“We are a generation that understands the power of rallying around a cause we believe in to make a difference in the world. Join us and see how great it feels to change the world again.”
That’s the call to action a Denver-based nonprofit, Boomers Leading Change in Health, uses to recruit volunteers over 50 to serve as patient navigators, health policy advocates and community health workers.
The pitch appeals to boomers’ sense of nostalgia, belonging, individual and collective power, and generational pride. That’s a lot to squeeze into 36 words – and underscores just how much the relatively young nonprofit knows about its older audience.
The demographic is a critical one in Denver – where boomers make up about one-third of the metro population today – and across the nation, where by 2030 one in four Americans will be over 60.
At a recent conference sponsored by Encore.org – a nonprofit encouraging second acts for the greater good – Barbara Raynor, managing director of Boomers Leading Change in Health, provided these tips for engaging boomer volunteers.
Be flexible. “They don’t call us the sandwich generation for nothing,” Raynor says. Boomers are engaged in jobs (including searching for jobs), kids, taking care of parents, grandchildren and travel, which can make committing to volunteering somewhat challenging. “But,” she adds, “as long as they feel what they’re trying to do is worthwhile, they’ll be there.” Provide as many options as you can to allow boomers to find a volunteer pattern that fits their lives and their work styles.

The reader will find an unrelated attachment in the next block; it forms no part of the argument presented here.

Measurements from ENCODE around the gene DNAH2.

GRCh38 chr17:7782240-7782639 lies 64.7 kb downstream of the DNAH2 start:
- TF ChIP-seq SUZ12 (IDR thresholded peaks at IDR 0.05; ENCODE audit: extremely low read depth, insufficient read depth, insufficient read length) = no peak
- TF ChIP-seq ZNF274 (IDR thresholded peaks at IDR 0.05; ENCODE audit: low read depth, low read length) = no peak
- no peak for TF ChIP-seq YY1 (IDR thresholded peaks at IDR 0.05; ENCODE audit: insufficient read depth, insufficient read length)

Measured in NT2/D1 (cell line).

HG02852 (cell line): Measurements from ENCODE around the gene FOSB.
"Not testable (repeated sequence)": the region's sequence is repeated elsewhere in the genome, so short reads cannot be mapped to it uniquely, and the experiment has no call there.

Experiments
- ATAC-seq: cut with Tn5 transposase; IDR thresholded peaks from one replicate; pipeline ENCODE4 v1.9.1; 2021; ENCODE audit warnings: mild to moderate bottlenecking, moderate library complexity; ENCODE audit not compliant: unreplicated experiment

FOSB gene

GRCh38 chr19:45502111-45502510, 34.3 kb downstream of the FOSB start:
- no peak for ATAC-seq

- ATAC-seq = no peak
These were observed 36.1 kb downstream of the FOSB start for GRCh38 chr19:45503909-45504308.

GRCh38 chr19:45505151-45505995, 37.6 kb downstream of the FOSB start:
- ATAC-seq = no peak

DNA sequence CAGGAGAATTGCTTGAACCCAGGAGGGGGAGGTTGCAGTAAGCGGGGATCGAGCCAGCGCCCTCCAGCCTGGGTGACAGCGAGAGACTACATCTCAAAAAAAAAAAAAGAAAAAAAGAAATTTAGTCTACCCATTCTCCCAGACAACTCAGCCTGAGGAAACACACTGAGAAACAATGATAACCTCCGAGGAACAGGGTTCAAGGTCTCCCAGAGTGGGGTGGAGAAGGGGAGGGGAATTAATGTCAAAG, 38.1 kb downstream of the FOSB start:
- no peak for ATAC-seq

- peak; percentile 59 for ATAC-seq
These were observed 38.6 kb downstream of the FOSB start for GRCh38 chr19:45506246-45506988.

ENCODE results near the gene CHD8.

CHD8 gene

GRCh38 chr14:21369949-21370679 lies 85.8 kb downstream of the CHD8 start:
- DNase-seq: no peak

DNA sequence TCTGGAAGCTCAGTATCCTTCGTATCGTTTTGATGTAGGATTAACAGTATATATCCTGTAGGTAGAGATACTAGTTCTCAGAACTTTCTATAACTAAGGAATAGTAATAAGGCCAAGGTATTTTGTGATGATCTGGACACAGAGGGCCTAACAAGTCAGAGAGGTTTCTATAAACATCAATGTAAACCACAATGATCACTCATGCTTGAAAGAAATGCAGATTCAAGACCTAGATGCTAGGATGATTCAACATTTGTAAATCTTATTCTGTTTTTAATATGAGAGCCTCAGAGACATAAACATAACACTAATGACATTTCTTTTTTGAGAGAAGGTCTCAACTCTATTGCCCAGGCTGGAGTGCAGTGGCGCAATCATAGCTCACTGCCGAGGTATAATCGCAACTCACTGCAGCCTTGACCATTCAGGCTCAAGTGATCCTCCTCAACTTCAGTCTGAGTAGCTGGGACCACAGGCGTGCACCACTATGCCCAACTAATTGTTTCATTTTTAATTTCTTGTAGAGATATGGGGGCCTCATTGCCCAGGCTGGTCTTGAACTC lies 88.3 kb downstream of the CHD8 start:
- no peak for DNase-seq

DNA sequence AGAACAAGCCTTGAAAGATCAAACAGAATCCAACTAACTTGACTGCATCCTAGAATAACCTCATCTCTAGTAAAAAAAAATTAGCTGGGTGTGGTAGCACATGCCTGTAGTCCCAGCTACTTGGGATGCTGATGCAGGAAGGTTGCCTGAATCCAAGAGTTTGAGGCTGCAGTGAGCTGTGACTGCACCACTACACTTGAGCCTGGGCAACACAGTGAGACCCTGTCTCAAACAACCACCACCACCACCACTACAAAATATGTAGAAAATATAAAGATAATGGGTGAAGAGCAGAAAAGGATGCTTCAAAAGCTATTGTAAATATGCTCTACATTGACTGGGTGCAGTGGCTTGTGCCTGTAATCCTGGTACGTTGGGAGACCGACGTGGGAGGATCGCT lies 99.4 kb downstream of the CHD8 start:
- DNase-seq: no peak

Be patient. “Just because they sign up to volunteer doesn’t mean it’s the right time for them,” Raynor says. Other things come up; it’s just life. “Don’t give up on them,” she said. “Stay in touch. They know when the time is right, and they take their volunteer commitments very seriously.”
Give them opportunities to learn. “Boomers are not afraid of training, especially if they can benefit from it personally,” Raynor asserts. “They enjoy it and value it, and they use it.”
Provide a professional experience. Boomers take the commitment to volunteer seriously. “Many come dressed for a job interview,” Raynor says, “and they expect professionalism from us.” That means being prepared, respecting people’s time and experience, and being clear about expectations and responsibilities.
Capitalize on boomers’ experience. Are boomers demanding? “Not true,” Raynor says. “They’re highly skilled. They bring expertise and with that comes knowledge, wisdom, insight and ideas. Capitalize on that. Look at it as an asset, rather than as a challenge.”
Use boomers as problem-solvers, Raynor adds. “These are volunteers with life experience. Don’t be surprised if they come up with solutions to problems you didn’t know existed.”
Got a tip you’d like to add to the list? Send it to [email protected].